Strange Scenic Appendages At Santa Fe
July 28, 2009
The Santa Fe Opera Festival does things so right. In one respect though, my few days of opera-going at the Festival last week were marred by the sudden and unexpected intrusion of extreme wrongness in the shape of misguided scenery.
In Chas Rader-Shieber's production of Don Giovanni starring Lucas Meachem, blood red paint boldly turned what would otherwise have been idyllic, old-fashioned provincial village scenery into something artfully demonic. But the effect was ruined in the final scene when scenic designer David Zinn decided to introduce enormous cupboards which protruded from the stage like strange Martian growths. The cupboards opened up to reveal an eerie white light like something out of a science fiction film. When Don Giovanni made his final exit by jumping into one of the cupboards I couldn't help but laugh. Not sure this was the desired effect.
Chantal Thomas' powerful set design for Laurent Pelly's production of La Traviata starring Natalie Dessay followed a similar pattern. I was completely sucked in by the set overall -- a series of granite coffin-like boxes layered on top of each other which reminded me strongly of the Holocaust Memorial in Berlin. Death ingeniously hung over the production throughout the party scenes thanks to Thomas' scenic theme. But in Act 2 Scene 1 set in Violetta's country house, Thomas introduced one of the ugliest bits of scenery I've ever seen -- a lumpish, fake grassy green knoll. Not only was the snot-like appendage an eyesore, but it also made no sense in terms of the plot. Violetta and Alfredo are supposed to be living beyond their means at this point in the story. But the pastoral schtick spoke of "the simple life", especially as played out by Dessay and Saimir Pirgu as Alfredo, dressed as they were in unadorned, frumpy country garb.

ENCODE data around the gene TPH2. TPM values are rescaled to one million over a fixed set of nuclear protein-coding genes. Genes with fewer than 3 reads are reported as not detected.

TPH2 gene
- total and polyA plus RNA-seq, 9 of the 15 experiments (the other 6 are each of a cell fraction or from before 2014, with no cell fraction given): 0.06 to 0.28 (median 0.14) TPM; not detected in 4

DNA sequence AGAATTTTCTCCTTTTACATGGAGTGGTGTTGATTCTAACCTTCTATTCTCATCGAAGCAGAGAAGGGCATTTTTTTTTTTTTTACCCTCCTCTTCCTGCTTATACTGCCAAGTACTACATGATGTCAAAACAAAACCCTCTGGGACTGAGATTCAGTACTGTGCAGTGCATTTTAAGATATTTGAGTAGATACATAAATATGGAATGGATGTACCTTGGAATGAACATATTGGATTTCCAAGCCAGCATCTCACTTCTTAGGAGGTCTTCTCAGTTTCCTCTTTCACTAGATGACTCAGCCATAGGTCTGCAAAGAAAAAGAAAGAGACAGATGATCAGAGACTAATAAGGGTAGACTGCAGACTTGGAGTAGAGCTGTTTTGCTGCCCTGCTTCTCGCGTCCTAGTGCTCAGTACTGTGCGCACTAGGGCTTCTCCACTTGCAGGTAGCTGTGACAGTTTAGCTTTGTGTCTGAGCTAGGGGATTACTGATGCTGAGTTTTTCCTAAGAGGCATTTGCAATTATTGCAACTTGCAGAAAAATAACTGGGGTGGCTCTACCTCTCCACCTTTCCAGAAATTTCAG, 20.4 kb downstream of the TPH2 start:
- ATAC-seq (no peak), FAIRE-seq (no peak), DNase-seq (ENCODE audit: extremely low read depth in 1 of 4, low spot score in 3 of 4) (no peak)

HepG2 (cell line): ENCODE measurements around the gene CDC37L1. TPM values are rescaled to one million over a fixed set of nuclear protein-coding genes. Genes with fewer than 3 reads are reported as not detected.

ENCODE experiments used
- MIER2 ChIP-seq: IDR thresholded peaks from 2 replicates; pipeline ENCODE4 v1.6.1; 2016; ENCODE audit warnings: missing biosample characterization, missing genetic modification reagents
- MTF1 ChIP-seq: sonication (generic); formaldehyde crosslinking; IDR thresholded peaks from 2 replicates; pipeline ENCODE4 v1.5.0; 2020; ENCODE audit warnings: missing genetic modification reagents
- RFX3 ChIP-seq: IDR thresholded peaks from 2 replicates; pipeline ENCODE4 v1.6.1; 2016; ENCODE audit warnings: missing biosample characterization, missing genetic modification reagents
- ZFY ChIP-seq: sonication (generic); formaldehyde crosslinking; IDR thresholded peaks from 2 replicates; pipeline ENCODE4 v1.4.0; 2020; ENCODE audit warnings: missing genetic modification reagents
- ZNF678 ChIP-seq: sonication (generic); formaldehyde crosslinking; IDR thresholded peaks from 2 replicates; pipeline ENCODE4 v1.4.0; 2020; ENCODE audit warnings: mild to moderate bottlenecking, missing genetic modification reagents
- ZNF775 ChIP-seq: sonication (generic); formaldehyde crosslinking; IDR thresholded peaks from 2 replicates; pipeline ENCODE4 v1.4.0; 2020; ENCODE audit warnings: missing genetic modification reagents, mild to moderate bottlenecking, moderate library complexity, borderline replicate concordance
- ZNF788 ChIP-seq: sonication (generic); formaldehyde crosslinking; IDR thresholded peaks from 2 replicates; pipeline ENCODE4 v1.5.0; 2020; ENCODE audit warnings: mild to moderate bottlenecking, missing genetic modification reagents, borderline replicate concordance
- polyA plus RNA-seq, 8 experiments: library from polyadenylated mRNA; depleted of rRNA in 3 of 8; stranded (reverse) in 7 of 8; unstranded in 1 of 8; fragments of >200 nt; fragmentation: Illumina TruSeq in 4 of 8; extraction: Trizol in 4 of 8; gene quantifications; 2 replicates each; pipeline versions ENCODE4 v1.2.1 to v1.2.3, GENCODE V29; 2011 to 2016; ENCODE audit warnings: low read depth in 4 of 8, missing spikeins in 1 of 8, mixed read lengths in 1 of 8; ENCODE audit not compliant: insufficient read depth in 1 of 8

Then there was the Hildegard Bechtler's set design for Jonathan Kent's production of Paul Moravec and Terry Teachout's new opera, The Letter, which left much to be desired all the way through. Bechtler recreated the 1930s colonial look through lots of bland, off-white interiors, which trundled endlessly on and off-stage hampering the pace of the action. Flapping muslin curtains to one side of the proscenium created a fine sense of balmy nights in the jungle as well as a supernatural feel to the piece, which enhanced Teachout and Moravec's ghostly reading of Somerset Maugham's more prosaic original short story and stage play. But the effect was over-used. It also unhelpfully obscured the big opening moment where Patricia Racette as Leslie Crosbie shoots and kills her lover.
Maybe the services of a production dramaturg would be helpful to root out these scenic misfires...